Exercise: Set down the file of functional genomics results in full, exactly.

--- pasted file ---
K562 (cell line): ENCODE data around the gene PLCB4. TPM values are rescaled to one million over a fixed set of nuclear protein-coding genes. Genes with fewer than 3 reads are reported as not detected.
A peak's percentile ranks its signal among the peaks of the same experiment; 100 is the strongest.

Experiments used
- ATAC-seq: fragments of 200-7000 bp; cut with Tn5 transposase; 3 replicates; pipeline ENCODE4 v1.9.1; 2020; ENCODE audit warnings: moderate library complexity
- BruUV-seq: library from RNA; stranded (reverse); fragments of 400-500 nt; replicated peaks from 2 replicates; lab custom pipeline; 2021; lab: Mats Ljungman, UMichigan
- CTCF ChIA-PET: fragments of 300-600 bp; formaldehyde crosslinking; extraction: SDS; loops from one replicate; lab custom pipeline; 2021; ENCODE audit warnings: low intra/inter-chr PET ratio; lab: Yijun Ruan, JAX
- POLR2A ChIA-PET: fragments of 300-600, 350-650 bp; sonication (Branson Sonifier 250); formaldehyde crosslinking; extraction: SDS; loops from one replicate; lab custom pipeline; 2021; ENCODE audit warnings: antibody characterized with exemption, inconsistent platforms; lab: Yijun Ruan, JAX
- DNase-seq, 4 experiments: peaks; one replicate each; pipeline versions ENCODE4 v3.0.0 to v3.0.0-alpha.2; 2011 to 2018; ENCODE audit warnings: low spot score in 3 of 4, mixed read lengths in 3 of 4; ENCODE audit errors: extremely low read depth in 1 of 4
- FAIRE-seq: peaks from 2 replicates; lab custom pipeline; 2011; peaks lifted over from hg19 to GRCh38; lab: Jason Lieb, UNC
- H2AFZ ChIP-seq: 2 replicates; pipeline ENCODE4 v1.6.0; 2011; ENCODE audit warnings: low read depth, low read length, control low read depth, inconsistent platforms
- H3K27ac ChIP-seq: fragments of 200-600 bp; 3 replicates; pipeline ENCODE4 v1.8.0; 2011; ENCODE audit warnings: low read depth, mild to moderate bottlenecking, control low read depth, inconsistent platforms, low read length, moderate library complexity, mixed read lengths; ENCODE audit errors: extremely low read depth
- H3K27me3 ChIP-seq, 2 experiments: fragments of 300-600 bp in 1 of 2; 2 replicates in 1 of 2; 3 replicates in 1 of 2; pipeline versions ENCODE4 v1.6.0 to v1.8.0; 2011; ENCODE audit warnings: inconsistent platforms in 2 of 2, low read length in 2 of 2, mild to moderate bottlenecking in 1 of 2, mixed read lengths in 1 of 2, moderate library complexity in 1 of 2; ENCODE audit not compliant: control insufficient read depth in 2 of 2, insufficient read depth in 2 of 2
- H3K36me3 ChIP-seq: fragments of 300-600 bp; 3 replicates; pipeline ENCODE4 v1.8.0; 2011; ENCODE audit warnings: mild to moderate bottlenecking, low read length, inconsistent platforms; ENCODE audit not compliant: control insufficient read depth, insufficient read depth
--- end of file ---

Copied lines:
K562 (cell line): ENCODE data around the gene PLCB4. TPM values are rescaled to one million over a fixed set of nuclear protein-coding genes. Genes with fewer than 3 reads are reported as not detected.
A peak's percentile ranks its signal among the peaks of the same experiment; 100 is the strongest.

Experiments used
- ATAC-seq: fragments of 200-7000 bp; cut with Tn5 transposase; 3 replicates; pipeline ENCODE4 v1.9.1; 2020; ENCODE audit warnings: moderate library complexity
- BruUV-seq: library from RNA; stranded (reverse); fragments of 400-500 nt; replicated peaks from 2 replicates; lab custom pipeline; 2021; lab: Mats Ljungman, UMichigan
- CTCF ChIA-PET: fragments of 300-600 bp; formaldehyde crosslinking; extraction: SDS; loops from one replicate; lab custom pipeline; 2021; ENCODE audit warnings: low intra/inter-chr PET ratio; lab: Yijun Ruan, JAX
- POLR2A ChIA-PET: fragments of 300-600, 350-650 bp; sonication (Branson Sonifier 250); formaldehyde crosslinking; extraction: SDS; loops from one replicate; lab custom pipeline; 2021; ENCODE audit warnings: antibody characterized with exemption, inconsistent platforms; lab: Yijun Ruan, JAX
- DNase-seq, 4 experiments: peaks; one replicate each; pipeline versions ENCODE4 v3.0.0 to v3.0.0-alpha.2; 2011 to 2018; ENCODE audit warnings: low spot score in 3 of 4, mixed read lengths in 3 of 4; ENCODE audit errors: extremely low read depth in 1 of 4
- FAIRE-seq: peaks from 2 replicates; lab custom pipeline; 2011; peaks lifted over from hg19 to GRCh38; lab: Jason Lieb, UNC
- H2AFZ ChIP-seq: 2 replicates; pipeline ENCODE4 v1.6.0; 2011; ENCODE audit warnings: low read depth, low read length, control low read depth, inconsistent platforms
- H3K27ac ChIP-seq: fragments of 200-600 bp; 3 replicates; pipeline ENCODE4 v1.8.0; 2011; ENCODE audit warnings: low read depth, mild to moderate bottlenecking, control low read depth, inconsistent platforms, low read length, moderate library complexity, mixed read lengths; ENCODE audit errors: extremely low read depth
- H3K27me3 ChIP-seq, 2 experiments: fragments of 300-600 bp in 1 of 2; 2 replicates in 1 of 2; 3 replicates in 1 of 2; pipeline versions ENCODE4 v1.6.0 to v1.8.0; 2011; ENCODE audit warnings: inconsistent platforms in 2 of 2, low read length in 2 of 2, mild to moderate bottlenecking in 1 of 2, mixed read lengths in 1 of 2, moderate library complexity in 1 of 2; ENCODE audit not compliant: control insufficient read depth in 2 of 2, insufficient read depth in 2 of 2
- H3K36me3 ChIP-seq: fragments of 300-600 bp; 3 replicates; pipeline ENCODE4 v1.8.0; 2011; ENCODE audit warnings: mild to moderate bottlenecking, low read length, inconsistent platforms; ENCODE audit not compliant: control insufficient read depth, insufficient read depth